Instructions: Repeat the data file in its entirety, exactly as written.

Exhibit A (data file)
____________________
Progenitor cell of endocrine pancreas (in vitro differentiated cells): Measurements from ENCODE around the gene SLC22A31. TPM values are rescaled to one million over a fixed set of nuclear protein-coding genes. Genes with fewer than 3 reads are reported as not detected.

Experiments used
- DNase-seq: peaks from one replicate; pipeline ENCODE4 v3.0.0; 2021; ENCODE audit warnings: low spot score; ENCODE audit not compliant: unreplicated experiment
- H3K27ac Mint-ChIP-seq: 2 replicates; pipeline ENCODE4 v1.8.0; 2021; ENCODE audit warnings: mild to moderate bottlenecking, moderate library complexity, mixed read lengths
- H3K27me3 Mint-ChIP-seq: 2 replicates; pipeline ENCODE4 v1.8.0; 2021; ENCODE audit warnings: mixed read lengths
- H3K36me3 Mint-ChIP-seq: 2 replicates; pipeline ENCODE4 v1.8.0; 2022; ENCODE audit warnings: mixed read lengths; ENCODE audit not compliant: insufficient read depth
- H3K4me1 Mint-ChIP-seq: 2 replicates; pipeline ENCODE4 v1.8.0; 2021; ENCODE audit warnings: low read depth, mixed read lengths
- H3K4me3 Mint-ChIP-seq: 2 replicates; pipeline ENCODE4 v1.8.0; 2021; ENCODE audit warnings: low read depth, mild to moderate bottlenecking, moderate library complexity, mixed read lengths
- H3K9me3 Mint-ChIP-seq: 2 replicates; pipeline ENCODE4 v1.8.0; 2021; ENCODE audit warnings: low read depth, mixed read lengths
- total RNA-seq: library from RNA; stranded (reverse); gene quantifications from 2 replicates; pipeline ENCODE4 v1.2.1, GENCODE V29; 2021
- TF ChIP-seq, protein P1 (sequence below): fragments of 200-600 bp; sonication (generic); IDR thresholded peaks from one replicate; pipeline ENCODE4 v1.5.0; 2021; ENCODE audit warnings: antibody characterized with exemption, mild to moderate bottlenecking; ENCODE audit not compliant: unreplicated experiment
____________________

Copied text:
Progenitor cell of endocrine pancreas (in vitro differentiated cells): Measurements from ENCODE around the gene SLC22A31. TPM values are rescaled to one million over a fixed set of nuclear protein-coding genes. Genes with fewer than 3 reads are reported as not detected.

Experiments used
- DNase-seq: peaks from one replicate; pipeline ENCODE4 v3.0.0; 2021; ENCODE audit warnings: low spot score; ENCODE audit not compliant: unreplicated experiment
- H3K27ac Mint-ChIP-seq: 2 replicates; pipeline ENCODE4 v1.8.0; 2021; ENCODE audit warnings: mild to moderate bottlenecking, moderate library complexity, mixed read lengths
- H3K27me3 Mint-ChIP-seq: 2 replicates; pipeline ENCODE4 v1.8.0; 2021; ENCODE audit warnings: mixed read lengths
- H3K36me3 Mint-ChIP-seq: 2 replicates; pipeline ENCODE4 v1.8.0; 2022; ENCODE audit warnings: mixed read lengths; ENCODE audit not compliant: insufficient read depth
- H3K4me1 Mint-ChIP-seq: 2 replicates; pipeline ENCODE4 v1.8.0; 2021; ENCODE audit warnings: low read depth, mixed read lengths
- H3K4me3 Mint-ChIP-seq: 2 replicates; pipeline ENCODE4 v1.8.0; 2021; ENCODE audit warnings: low read depth, mild to moderate bottlenecking, moderate library complexity, mixed read lengths
- H3K9me3 Mint-ChIP-seq: 2 replicates; pipeline ENCODE4 v1.8.0; 2021; ENCODE audit warnings: low read depth, mixed read lengths
- total RNA-seq: library from RNA; stranded (reverse); gene quantifications from 2 replicates; pipeline ENCODE4 v1.2.1, GENCODE V29; 2021
- TF ChIP-seq, protein P1 (sequence below): fragments of 200-600 bp; sonication (generic); IDR thresholded peaks from one replicate; pipeline ENCODE4 v1.5.0; 2021; ENCODE audit warnings: antibody characterized with exemption, mild to moderate bottlenecking; ENCODE audit not compliant: unreplicated experiment